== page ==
May 2014 Newsletter: Volume 1, Issue 2
A Message From the Director, Jian-Ping Wang
Welcome to the second C-SPIN quarterly Newsletter. We have two short and exciting research stories about cross-theme collaboration, one of the keys to the success of our Center. For me, these stories show how much fun it is to work with C-SPIN PI teams. Thanks to Mike Lotti for his efforts in putting the Newsletter together.
Reflections on my meetings with PIs. Thanks to all the PIs for opening their minds and sharing with me during the one-on-one discussions in December and January. I learned a lot of exciting things beyond what I saw in the Annual Review Power Point presentations, and I also heard about issues that could lead to an inefficient research center if we ignore them (as many large centers do). I also appreciated the opportunity to pass on the expectations of our sponsors, the C-SPIN management, and the C-SPIN Theme leaders.
Student/Postdoctoral fellows mini-workshop. C-SPIN never stops trying new ways to engage our students in interdisciplinary learning. We sponsored the first C-SPIN Students/Postdoctoral fellows mini-workshop on March 16. Students and postdocs presented at the workshop and discussed several issues related to spintronics research – all without any PIs present! Thanks to Marie Rahne for helping me organize this and C-SPIN postdocs Dr. Mahdi Jamali and Dr. Alan Kalitsov for chairing the workshop. The second mini-workshop will be held on May 14 and 15 – and again, no PIs allowed!
Midterm review on May 12 and 13. All PIs will present their exciting research at this meeting, but I also expect them to challenge each other and to face challenges from their colleagues. Several breakout sessions will be dedicated to discussing ways PIs can work together efficiently on several topics: spin device fabrication and feasibility demonstrations, new spin device concepts, topological insulators and related devices, and new spintronics materials. All presentation materials will be sent to our sponsors and uploaded to SRC website.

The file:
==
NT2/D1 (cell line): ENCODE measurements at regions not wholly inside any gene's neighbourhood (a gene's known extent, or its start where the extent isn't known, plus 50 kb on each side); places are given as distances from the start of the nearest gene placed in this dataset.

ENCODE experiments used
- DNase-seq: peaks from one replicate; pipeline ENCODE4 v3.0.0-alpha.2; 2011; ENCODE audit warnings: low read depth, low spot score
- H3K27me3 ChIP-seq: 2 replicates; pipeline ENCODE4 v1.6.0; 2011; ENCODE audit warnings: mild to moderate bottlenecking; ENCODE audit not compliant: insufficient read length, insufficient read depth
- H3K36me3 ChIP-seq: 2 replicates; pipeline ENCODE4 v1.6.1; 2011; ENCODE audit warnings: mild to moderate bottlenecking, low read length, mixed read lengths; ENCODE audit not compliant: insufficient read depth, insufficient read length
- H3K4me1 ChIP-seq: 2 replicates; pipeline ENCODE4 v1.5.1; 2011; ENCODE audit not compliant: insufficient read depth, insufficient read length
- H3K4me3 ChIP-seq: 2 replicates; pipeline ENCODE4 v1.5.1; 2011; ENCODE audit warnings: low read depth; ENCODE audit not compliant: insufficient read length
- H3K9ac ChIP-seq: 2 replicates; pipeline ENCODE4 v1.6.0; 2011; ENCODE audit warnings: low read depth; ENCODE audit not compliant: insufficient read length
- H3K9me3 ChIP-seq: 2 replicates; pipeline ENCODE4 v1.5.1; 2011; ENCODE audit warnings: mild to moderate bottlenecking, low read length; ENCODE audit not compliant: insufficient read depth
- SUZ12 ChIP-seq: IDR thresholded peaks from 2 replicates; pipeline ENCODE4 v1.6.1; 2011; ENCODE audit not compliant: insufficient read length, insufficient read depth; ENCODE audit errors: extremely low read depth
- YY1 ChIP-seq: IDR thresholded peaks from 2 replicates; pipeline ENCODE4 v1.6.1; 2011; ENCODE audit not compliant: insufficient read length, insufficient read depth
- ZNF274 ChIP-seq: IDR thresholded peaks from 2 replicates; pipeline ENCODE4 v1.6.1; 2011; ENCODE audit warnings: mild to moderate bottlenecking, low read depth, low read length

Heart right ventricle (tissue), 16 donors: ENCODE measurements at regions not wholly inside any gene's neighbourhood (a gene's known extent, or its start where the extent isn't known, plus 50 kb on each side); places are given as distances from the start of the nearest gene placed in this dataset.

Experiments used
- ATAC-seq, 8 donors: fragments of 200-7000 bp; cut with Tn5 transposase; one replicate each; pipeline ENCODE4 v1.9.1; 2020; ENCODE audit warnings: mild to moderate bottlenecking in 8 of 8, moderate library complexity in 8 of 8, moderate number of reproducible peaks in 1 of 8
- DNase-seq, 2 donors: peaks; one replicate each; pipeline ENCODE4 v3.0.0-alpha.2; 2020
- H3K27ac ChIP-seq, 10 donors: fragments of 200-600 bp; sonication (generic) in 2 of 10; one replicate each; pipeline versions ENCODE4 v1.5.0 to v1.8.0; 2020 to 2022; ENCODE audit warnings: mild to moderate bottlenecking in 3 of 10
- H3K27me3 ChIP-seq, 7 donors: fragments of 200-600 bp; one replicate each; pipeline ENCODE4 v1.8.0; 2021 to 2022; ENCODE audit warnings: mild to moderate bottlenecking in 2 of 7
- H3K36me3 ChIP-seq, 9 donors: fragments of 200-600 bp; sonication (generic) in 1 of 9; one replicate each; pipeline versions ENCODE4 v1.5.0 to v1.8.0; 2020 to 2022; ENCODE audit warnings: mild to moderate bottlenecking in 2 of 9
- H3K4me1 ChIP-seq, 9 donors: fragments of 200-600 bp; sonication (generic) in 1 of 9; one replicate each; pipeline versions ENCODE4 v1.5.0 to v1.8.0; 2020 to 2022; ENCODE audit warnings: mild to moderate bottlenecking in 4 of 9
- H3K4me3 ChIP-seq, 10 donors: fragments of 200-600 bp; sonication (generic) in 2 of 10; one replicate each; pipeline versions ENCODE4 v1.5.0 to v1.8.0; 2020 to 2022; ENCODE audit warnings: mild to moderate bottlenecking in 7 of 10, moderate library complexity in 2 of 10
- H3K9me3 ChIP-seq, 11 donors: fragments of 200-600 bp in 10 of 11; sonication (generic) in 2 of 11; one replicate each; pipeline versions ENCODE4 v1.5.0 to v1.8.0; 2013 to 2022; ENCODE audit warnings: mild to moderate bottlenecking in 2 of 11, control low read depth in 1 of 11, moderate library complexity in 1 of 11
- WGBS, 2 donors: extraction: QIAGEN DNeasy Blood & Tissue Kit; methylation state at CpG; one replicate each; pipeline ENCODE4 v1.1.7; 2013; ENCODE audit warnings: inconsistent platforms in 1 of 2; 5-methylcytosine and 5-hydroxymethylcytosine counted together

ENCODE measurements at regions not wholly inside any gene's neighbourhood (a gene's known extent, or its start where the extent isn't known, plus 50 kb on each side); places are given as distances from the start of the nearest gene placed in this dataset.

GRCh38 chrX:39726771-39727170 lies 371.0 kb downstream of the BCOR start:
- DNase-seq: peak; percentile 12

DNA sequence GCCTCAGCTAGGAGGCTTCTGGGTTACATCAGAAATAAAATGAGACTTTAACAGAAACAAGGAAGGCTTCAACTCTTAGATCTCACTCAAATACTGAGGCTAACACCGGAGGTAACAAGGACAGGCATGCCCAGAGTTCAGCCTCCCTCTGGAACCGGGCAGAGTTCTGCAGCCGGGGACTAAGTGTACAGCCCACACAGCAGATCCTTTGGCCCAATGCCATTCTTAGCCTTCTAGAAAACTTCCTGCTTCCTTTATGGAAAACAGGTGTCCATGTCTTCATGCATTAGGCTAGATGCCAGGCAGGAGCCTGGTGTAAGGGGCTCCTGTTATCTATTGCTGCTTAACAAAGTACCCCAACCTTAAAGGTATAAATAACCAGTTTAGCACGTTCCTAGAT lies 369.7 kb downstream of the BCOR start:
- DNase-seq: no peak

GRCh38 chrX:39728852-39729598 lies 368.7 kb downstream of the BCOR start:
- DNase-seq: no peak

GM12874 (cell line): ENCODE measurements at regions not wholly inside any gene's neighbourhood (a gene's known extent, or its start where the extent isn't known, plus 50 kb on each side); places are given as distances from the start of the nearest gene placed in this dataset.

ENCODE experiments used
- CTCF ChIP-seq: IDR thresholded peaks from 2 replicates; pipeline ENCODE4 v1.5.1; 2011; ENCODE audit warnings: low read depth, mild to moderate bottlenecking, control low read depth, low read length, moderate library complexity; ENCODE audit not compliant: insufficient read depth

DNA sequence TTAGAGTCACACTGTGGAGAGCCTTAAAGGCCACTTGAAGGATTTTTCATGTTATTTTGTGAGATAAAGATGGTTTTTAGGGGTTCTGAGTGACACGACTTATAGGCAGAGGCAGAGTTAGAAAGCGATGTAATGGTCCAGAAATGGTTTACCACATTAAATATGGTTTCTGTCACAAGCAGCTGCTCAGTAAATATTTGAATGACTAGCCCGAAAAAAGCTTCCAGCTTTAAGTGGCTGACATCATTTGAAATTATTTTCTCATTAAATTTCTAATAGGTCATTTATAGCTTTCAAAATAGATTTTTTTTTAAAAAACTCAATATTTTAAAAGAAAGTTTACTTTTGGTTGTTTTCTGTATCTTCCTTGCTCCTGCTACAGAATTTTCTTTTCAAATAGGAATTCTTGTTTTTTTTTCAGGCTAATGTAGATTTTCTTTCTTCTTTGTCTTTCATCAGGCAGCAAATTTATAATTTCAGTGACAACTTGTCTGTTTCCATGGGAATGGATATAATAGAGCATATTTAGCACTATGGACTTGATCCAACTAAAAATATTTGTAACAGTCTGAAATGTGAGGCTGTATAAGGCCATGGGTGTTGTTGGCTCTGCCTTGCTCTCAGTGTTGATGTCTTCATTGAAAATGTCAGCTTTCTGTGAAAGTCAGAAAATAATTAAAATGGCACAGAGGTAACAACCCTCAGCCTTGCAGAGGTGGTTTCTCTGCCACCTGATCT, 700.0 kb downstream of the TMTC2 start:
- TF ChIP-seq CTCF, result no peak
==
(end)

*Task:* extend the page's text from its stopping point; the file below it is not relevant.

Seeing What's There Transmission
- Electron Microscopy and C-SPIN
A Note from Jian-Ping Wang: Within C-SPIN, we have access to two of world's best TEMs: one at the University of Wisconsin-Madison, and one at the University of Minnesota. Below, Paul Voyles and Andre Mkhoyan, two "masters" of materials interface issues, explain what we have learned with these microscopes and what we hope to accomplish with TEM in the year ahead.
In the computer world, it's been said that "the interface is the device." In other words, if different materials don't function well (or at all) when put together, the device fails. When we make a new device, then, we have to find out what's going on at the interfaces, and for C-SPIN that generally means three things: 1) Seeing if we've made what we hoped to make, 2) Determining an interface's spintronics properties, and 3) Seeing the exact structure of the interface so that we can develop theoretical explanations of those properties. Only TEM enables us to "see" the interface in enough detail to accomplish these goals and, eventually, move toward making viable spin-based transistors.
In 2013, this meant a C-SPIN Theme 3 work flow which went something like this. Over the course of the year, Chris Palmstrøm made nearly 20 samples of a Co2MnSi – GaAs interface at UC-Santa Barbara and sent them to Paul Crowell for spin property measurements at the University of Minnesota. When I got the samples from Paul Crowell, I used the TEM here at the University of Wisconsin-Madison to image and measure the interface. (See the picture to the left). Paul Crowell and I sent our data to Bill Butler at the University of Alabama so he could develop a theoretical model of the interface and its properties. At the Annual Review last September, Bill Butler presented some initial work based on our findings, and now we're working together to refine the model and our collective understanding of the science and technology of this interface. We expect this work flow to continue throughout 2014 and 2015.